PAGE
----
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  • Writer's pictureJake

Divining the youngest generation, again... recently published an article about some workforce statistics.

A total of 85 percent say that they would prefer to stay with their current organization for their entire career, and half of those say they are willing to stay under the right conditions. The only group that showed the most interest in leaving were those between the ages of 18-24 years old. “If you think about it, those are the people just out of school or just starting out in their career, so of course they might be leaving their organization — they’re kind of in their starter job,” Kimmel said.

Nothing in this article is new-- but it does articulate one of the key features of the Nlyst model: helping recent grads discover their "forever career" faster. The article states that 85% of employees prefer to stay with their current employer, with a plurality saying that they would continue to stay there under the right conditions (i.e. few love their employer "unconditionally". The one exception to this finding is that a majority of individuals within the 18-24 year-old demographic prefer to leave their current organization, rather than stay.

As other articles have stated for much of the past decade-- the reputation that millennials and GenZ developed for job-hopping is simply untrue. That said, individuals in their first job (typically those under the age of 25) of EVERY generation, have been much more likely to leave their job than other age demographics.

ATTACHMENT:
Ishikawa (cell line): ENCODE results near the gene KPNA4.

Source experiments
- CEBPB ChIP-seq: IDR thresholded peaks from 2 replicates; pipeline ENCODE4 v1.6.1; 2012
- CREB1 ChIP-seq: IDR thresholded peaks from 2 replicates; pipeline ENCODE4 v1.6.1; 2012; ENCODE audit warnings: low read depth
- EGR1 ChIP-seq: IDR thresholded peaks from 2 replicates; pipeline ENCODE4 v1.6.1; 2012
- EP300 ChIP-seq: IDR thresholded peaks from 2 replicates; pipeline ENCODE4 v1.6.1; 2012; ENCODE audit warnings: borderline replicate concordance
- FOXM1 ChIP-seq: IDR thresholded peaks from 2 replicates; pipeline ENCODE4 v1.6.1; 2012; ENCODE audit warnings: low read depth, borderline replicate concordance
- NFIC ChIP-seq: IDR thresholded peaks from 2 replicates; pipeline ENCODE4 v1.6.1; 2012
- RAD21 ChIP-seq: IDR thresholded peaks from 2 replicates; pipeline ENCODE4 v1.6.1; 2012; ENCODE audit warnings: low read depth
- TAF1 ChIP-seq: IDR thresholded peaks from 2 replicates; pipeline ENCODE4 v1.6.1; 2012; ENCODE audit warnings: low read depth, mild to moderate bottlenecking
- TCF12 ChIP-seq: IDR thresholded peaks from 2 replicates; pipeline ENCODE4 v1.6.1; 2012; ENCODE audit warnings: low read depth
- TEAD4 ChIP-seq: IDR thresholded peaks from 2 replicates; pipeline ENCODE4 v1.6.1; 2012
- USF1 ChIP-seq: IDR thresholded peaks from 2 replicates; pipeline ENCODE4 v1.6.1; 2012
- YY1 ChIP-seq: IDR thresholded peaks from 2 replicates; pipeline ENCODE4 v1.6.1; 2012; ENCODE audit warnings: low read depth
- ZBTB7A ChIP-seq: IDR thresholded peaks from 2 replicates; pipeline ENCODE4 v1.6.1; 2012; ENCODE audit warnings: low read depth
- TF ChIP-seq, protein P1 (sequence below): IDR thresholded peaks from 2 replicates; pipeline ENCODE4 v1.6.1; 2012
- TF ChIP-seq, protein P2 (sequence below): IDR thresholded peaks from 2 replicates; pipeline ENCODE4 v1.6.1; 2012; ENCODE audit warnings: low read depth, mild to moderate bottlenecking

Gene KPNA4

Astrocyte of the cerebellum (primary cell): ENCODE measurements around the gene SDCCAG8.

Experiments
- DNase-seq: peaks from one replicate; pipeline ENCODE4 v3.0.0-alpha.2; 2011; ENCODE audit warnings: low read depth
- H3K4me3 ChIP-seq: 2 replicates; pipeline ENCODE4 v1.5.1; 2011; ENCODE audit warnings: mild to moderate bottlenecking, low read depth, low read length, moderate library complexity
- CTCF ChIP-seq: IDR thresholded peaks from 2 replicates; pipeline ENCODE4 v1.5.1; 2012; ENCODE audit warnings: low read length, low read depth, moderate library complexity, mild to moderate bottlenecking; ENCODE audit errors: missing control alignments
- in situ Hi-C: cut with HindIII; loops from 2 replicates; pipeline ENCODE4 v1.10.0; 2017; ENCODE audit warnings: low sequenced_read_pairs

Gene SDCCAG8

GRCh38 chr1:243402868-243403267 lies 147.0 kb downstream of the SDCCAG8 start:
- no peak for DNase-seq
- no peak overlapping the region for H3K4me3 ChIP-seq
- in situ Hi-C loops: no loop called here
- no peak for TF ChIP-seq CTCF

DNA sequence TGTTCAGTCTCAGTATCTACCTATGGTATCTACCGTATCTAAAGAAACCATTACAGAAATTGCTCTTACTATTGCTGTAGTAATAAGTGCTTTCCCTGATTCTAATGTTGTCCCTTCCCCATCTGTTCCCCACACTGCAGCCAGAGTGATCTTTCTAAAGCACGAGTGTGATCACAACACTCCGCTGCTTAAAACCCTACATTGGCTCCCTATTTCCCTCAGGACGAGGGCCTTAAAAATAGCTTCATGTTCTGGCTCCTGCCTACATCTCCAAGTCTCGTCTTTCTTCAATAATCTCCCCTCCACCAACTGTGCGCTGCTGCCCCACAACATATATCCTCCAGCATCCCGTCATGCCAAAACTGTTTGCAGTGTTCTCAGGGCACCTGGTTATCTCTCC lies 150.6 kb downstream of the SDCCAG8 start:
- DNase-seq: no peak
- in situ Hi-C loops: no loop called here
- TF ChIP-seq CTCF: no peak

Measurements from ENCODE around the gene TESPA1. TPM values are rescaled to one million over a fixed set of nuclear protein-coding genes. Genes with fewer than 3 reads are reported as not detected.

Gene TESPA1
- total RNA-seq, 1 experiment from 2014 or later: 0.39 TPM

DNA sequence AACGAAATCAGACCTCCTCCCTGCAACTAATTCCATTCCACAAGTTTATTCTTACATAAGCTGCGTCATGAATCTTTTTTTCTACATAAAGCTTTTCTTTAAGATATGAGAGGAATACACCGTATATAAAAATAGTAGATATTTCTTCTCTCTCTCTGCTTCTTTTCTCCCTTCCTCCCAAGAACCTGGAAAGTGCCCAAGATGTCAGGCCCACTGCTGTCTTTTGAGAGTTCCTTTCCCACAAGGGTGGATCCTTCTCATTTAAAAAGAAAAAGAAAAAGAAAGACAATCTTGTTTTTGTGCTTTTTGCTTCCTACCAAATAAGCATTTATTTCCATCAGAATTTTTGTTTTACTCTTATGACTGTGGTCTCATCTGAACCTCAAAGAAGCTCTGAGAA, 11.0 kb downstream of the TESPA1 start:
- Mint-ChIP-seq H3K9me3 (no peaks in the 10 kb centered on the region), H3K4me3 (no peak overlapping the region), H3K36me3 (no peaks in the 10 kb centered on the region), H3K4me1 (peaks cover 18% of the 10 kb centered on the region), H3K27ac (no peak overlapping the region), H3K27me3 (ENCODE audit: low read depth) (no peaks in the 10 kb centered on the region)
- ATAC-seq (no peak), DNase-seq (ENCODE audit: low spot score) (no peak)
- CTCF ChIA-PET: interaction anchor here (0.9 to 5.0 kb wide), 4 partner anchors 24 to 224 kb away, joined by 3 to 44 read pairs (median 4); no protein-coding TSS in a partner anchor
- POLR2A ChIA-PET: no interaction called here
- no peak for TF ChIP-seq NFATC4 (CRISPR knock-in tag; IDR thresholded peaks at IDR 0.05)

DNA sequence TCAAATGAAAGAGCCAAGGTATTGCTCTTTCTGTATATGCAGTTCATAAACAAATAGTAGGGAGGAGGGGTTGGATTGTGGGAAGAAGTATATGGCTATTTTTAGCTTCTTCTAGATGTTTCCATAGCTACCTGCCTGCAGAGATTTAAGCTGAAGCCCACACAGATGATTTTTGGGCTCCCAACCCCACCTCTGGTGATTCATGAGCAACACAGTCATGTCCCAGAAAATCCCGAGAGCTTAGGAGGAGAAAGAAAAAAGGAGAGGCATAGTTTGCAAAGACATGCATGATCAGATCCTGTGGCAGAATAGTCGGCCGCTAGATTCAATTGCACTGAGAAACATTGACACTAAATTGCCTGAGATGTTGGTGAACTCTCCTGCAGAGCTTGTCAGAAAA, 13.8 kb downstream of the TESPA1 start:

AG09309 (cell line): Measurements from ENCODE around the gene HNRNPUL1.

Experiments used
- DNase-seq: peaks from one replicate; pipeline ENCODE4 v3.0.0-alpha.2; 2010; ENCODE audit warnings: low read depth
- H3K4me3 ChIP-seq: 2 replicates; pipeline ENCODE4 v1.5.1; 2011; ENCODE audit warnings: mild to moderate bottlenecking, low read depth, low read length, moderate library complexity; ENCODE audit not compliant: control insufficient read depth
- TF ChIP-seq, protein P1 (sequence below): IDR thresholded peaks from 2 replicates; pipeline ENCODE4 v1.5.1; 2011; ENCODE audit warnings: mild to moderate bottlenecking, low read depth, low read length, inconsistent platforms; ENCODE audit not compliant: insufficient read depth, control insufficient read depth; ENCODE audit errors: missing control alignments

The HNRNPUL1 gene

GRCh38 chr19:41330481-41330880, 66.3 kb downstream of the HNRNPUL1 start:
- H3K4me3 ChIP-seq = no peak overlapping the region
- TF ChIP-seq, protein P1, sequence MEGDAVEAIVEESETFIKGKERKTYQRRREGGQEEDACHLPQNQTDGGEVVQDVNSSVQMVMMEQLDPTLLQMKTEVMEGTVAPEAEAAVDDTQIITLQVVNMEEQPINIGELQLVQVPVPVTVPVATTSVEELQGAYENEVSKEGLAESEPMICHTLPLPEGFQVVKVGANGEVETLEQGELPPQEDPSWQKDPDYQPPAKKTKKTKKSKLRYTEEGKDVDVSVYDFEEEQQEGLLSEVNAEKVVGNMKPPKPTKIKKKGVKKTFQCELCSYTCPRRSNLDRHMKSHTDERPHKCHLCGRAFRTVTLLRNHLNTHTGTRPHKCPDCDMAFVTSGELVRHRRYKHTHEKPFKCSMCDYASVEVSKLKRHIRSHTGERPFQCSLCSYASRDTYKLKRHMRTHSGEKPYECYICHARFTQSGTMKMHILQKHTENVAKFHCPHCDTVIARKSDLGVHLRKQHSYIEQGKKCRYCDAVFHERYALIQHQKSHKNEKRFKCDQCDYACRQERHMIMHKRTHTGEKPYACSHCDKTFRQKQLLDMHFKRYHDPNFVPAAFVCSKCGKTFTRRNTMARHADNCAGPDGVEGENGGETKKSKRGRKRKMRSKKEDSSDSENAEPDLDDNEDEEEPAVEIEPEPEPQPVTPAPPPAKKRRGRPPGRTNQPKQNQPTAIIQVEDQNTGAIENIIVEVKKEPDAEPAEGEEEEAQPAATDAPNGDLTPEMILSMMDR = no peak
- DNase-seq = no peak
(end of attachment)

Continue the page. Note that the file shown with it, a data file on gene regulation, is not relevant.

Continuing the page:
At its core, this pattern is driven by a lack of successful platforms helping to educate recent graduates, particularly those from four-year colleges, about the spectrum of careers on offer in the private sector. Some of the most successful and coveted programs, like Management Consulting or Leadership Rotations, are valued because of the exposure that they provide entry-level workers to a range of different disciplines.

Nlyst provides an early career alternative by helping recent graduates discover their long-term career path faster, by providing recent graduates with access to job opportunities, tools and support, and providing companies that might otherwise not consider recent graduates for entry-level roles with access to top graduates from elite universities without the challenges of building a campus recruiting program.

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